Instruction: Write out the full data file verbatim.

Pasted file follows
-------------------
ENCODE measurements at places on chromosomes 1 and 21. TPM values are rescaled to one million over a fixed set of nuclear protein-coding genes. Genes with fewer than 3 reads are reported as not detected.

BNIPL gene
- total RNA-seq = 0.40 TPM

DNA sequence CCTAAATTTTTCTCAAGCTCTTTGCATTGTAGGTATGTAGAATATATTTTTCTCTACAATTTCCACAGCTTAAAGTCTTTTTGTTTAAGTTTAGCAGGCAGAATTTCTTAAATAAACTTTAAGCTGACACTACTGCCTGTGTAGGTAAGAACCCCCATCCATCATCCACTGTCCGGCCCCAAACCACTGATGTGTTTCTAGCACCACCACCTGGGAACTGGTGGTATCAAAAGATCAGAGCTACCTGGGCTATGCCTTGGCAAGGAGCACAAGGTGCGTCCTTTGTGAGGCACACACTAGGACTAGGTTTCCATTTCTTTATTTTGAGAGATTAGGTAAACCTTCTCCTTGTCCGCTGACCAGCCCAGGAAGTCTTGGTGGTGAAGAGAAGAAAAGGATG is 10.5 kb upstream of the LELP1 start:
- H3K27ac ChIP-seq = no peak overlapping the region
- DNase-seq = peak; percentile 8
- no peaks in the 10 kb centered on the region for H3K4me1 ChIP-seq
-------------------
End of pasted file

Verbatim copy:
ENCODE measurements at places on chromosomes 1 and 21. TPM values are rescaled to one million over a fixed set of nuclear protein-coding genes. Genes with fewer than 3 reads are reported as not detected.

BNIPL gene
- total RNA-seq = 0.40 TPM

DNA sequence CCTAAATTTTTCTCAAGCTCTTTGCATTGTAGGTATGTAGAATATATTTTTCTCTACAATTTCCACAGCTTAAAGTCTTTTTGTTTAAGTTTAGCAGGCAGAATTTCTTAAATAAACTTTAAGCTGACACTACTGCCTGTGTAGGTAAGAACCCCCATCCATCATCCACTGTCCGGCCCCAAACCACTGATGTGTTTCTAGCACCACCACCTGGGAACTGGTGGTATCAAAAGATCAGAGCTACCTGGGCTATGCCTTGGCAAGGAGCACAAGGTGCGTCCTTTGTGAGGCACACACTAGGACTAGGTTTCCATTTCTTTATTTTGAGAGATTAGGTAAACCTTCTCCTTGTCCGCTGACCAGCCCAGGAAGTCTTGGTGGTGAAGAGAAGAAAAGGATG is 10.5 kb upstream of the LELP1 start:
- H3K27ac ChIP-seq = no peak overlapping the region
- DNase-seq = peak; percentile 8
- no peaks in the 10 kb centered on the region for H3K4me1 ChIP-seq